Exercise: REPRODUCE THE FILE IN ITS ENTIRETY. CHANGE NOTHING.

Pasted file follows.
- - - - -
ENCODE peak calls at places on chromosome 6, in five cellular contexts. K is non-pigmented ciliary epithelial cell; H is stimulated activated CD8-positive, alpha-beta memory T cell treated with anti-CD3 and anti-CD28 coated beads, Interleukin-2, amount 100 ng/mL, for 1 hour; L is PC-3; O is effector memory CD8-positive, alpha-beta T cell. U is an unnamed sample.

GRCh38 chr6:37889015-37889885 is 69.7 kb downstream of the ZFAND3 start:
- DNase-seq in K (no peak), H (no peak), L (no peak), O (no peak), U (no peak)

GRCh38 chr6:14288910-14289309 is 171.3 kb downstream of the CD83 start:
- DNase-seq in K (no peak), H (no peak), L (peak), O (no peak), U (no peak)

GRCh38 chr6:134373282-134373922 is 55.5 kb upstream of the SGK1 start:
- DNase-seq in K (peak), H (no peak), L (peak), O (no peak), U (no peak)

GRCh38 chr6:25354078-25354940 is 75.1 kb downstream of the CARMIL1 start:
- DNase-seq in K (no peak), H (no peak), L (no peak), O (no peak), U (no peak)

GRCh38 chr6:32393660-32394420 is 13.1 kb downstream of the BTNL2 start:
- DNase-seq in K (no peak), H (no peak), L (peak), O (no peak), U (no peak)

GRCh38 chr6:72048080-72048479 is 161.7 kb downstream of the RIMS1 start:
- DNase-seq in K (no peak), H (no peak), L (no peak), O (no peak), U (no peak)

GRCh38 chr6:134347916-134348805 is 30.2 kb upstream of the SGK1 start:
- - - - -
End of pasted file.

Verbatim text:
ENCODE peak calls at places on chromosome 6, in five cellular contexts. K is non-pigmented ciliary epithelial cell; H is stimulated activated CD8-positive, alpha-beta memory T cell treated with anti-CD3 and anti-CD28 coated beads, Interleukin-2, amount 100 ng/mL, for 1 hour; L is PC-3; O is effector memory CD8-positive, alpha-beta T cell. U is an unnamed sample.

GRCh38 chr6:37889015-37889885 is 69.7 kb downstream of the ZFAND3 start:
- DNase-seq in K (no peak), H (no peak), L (no peak), O (no peak), U (no peak)

GRCh38 chr6:14288910-14289309 is 171.3 kb downstream of the CD83 start:
- DNase-seq in K (no peak), H (no peak), L (peak), O (no peak), U (no peak)

GRCh38 chr6:134373282-134373922 is 55.5 kb upstream of the SGK1 start:
- DNase-seq in K (peak), H (no peak), L (peak), O (no peak), U (no peak)

GRCh38 chr6:25354078-25354940 is 75.1 kb downstream of the CARMIL1 start:
- DNase-seq in K (no peak), H (no peak), L (no peak), O (no peak), U (no peak)

GRCh38 chr6:32393660-32394420 is 13.1 kb downstream of the BTNL2 start:
- DNase-seq in K (no peak), H (no peak), L (peak), O (no peak), U (no peak)

GRCh38 chr6:72048080-72048479 is 161.7 kb downstream of the RIMS1 start:
- DNase-seq in K (no peak), H (no peak), L (no peak), O (no peak), U (no peak)

GRCh38 chr6:134347916-134348805 is 30.2 kb upstream of the SGK1 start: